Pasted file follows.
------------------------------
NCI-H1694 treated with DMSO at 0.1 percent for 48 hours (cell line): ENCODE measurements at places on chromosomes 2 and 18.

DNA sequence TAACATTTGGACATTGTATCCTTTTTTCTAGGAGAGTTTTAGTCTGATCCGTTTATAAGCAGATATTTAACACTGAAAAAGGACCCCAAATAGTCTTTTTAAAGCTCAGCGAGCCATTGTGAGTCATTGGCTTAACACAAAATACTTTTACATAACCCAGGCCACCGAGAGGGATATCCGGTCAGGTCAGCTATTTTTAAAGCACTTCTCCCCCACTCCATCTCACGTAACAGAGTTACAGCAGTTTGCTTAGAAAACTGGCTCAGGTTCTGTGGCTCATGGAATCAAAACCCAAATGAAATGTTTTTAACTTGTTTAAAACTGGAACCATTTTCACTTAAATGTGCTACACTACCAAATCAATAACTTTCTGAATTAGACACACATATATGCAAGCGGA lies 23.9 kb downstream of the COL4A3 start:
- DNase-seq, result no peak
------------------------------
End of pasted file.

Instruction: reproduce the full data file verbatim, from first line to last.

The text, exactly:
NCI-H1694 treated with DMSO at 0.1 percent for 48 hours (cell line): ENCODE measurements at places on chromosomes 2 and 18.

DNA sequence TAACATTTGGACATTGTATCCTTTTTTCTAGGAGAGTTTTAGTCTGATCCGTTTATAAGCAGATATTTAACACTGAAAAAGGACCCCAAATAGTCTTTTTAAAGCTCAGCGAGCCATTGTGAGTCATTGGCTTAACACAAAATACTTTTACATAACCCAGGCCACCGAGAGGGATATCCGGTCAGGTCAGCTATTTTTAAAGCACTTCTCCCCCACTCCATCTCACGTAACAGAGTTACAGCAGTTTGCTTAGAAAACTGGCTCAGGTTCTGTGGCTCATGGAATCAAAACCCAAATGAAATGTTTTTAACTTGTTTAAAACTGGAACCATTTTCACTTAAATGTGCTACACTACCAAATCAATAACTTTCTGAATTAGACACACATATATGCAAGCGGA lies 23.9 kb downstream of the COL4A3 start:
- DNase-seq, result no peak